Bible Verse Explanations and Resources


Isaiah 21:4

Albert Barnes
Notes on the Whole Bible

My heart panted - Margin, ‹My mind wandered.‘ The Hebrew word rendered ‹panted‘ (תעה tâ‛âh ) means to wander about; to stagger; to be giddy; and is applied often to one that staggers by being intoxicated. Applied to the heart, it means that it is disquieted or troubled. The Hebrew word “heart” here is to be taken in the sense of “mind.”

The night of my pleasure - There can be no doubt that the prophet here refers to the night of revelry and riot in which Babylon was taken. The prophet calls it the night of “his” pleasure, because he represents himself as being “in” Babylon when it should be taken, and, therefore, uses such language as an inhabitant of Babylon would use. “They” would call it the night of their pleasure, because it was set apart to feasting and revelry.

Hath he turned into fear - God has made it a night of consternation and alarm. The prophet here refers to the fact that Babylon would be taken by Cyrus during that night, and that consternation and alarm would suddenly pervade the affrighted and guilty city (see Daniel 5).

Matthew Henry
Concise Bible Commentary
Babylon was a flat country, abundantly watered. The destruction of Babylon, so often prophesied of by Isaiah, was typical of the destruction of the great foe of the New Testament church, foretold in the Revelation. To the poor oppressed captives it would be welcome news; to the proud oppressors it would be grievous. Let this check vain mirth and sensual pleasures, that we know not in what heaviness the mirth may end. Here is the alarm given to Babylon, when forced by Cyrus. An ass and a camel seem to be the symbols of the Medes and Persians. Babylon's idols shall be so far from protecting her, that they shall be broken down. True believers are the corn of God's floor; hypocrites are but as chaff and straw, with which the wheat is now mixed, but from which it shall be separated. The corn of God's floor must expect to be threshed by afflictions and persecutions. God's Israel of old was afflicted. Even then God owns it is his still. In all events concerning the church, past, present, and to come, we must look to God, who has power to do any thing for his church, and grace to do every thing that is for her good.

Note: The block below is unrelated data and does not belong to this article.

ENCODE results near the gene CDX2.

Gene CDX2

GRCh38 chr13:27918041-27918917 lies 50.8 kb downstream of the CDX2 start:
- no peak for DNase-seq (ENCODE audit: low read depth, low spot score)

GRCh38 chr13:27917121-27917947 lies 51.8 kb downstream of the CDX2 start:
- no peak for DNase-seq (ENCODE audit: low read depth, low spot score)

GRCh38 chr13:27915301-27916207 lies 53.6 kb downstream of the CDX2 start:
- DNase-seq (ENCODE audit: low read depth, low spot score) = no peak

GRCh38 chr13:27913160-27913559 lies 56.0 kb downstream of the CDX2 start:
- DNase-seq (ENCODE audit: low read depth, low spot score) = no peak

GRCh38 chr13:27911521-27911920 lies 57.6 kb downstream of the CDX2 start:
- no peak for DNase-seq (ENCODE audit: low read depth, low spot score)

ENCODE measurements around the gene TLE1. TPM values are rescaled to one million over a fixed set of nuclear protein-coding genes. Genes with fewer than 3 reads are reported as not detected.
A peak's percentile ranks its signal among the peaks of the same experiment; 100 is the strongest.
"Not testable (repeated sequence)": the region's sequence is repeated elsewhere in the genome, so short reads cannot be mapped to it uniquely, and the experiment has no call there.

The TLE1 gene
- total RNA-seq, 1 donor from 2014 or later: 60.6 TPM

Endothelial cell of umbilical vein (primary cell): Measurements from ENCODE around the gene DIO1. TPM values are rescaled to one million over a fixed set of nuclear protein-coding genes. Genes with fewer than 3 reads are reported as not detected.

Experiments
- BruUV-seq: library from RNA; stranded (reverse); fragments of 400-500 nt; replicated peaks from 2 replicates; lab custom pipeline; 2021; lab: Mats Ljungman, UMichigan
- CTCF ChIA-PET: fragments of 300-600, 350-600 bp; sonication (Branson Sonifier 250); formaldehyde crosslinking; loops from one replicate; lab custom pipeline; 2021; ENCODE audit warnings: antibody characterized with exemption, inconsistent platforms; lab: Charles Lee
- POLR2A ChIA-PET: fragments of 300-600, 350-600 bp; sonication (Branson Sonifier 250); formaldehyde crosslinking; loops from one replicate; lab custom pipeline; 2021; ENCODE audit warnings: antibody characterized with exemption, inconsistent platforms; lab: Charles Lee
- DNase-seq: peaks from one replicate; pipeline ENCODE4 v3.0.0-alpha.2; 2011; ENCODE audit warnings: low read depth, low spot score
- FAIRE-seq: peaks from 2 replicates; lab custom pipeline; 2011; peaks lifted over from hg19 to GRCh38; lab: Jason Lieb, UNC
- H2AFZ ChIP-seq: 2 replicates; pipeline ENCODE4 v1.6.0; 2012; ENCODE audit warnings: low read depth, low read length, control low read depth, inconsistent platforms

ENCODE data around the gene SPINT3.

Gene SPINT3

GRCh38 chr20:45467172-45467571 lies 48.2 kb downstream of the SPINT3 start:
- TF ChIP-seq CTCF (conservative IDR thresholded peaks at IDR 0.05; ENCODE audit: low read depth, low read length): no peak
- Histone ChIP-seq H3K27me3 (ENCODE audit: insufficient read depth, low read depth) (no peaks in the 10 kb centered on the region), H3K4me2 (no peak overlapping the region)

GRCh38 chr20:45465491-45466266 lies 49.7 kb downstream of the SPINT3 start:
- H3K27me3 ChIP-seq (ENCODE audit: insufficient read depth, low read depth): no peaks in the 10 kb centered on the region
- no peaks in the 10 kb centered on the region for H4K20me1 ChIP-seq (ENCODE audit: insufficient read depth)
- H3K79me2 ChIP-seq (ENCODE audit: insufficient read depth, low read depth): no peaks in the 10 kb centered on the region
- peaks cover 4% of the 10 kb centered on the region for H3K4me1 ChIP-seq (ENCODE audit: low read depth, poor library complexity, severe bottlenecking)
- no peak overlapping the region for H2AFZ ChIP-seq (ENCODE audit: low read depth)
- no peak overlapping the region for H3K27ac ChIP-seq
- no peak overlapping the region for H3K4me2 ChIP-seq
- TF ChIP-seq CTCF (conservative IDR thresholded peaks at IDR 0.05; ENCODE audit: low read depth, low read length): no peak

Ellen G. White
Prophets and Kings, 531

More than a century before, Inspiration had foretold that “the night of ... pleasure” during which king and counselors would vie with one another in blasphemy against God, would suddenly be changed into a season of fear and destruction. And now, in rapid succession, momentous events followed one another exactly as had been portrayed in the prophetic scriptures years before the principals in the drama had been born. PK 531.1

While still in the festal hall, surrounded by those whose doom has been sealed, the king is informed by a messenger that “his city is taken” by the enemy against whose devices he had felt so secure; “that the passages are stopped, ... and the men of war are affrighted.” Verses 31, 32. Even while he and his nobles were drinking from the sacred vessels of Jehovah, and praising their gods of silver and of gold, the Medes and the Persians, having turned the Euphrates out of its channel, were marching into the heart of the unguarded city. The army of Cyrus now stood under the walls of the palace; the city was filled with the soldiers of the enemy, “as with caterpillars” (verse 14); and their triumphant shouts could be heard above the despairing cries of the astonished revelers. PK 531.2

“In that night was Belshazzar the king of the Chaldeans slain,” and an alien monarch sat upon the throne. PK 531.3

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